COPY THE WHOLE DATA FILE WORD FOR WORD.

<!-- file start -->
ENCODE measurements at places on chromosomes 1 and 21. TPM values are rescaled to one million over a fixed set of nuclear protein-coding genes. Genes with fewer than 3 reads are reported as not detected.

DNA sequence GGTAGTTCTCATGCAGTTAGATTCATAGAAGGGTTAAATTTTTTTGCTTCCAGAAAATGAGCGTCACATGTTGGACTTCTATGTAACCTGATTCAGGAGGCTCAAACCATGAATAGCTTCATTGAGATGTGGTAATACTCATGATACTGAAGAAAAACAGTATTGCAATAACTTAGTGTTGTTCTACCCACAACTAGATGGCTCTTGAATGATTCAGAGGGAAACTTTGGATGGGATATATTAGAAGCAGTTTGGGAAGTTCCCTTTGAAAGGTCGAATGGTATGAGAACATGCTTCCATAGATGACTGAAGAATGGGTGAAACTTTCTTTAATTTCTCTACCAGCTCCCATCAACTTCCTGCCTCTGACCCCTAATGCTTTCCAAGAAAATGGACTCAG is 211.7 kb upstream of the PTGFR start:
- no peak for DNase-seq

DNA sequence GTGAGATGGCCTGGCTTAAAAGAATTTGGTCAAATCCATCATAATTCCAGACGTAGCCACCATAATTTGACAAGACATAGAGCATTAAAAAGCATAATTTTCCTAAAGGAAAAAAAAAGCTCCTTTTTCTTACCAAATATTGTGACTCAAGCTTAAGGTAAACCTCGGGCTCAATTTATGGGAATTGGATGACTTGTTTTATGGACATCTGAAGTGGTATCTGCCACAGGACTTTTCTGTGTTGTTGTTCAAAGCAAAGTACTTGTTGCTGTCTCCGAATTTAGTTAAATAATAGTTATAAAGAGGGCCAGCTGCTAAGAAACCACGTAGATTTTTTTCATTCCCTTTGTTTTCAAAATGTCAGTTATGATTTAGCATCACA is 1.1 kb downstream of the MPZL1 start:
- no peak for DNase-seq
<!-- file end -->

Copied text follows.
ENCODE measurements at places on chromosomes 1 and 21. TPM values are rescaled to one million over a fixed set of nuclear protein-coding genes. Genes with fewer than 3 reads are reported as not detected.

DNA sequence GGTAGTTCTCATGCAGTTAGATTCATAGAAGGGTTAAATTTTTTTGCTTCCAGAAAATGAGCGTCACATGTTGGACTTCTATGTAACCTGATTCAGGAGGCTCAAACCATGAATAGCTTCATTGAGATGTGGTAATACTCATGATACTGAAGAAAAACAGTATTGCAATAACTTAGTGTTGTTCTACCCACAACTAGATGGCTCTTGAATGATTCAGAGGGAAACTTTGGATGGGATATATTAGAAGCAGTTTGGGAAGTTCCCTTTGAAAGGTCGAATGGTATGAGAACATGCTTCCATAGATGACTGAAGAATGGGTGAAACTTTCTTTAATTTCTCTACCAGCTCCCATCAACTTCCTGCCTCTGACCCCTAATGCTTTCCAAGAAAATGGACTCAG is 211.7 kb upstream of the PTGFR start:
- no peak for DNase-seq

DNA sequence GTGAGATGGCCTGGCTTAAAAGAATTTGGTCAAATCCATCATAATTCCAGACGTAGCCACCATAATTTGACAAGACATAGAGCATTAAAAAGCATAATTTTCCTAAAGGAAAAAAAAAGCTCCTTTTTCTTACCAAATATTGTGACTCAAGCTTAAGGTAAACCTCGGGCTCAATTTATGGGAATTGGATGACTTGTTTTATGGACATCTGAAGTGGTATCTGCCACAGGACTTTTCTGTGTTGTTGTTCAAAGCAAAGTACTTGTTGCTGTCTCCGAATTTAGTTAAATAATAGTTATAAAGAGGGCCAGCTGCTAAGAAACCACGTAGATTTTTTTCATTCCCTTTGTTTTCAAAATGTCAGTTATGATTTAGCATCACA is 1.1 kb downstream of the MPZL1 start:
- no peak for DNase-seq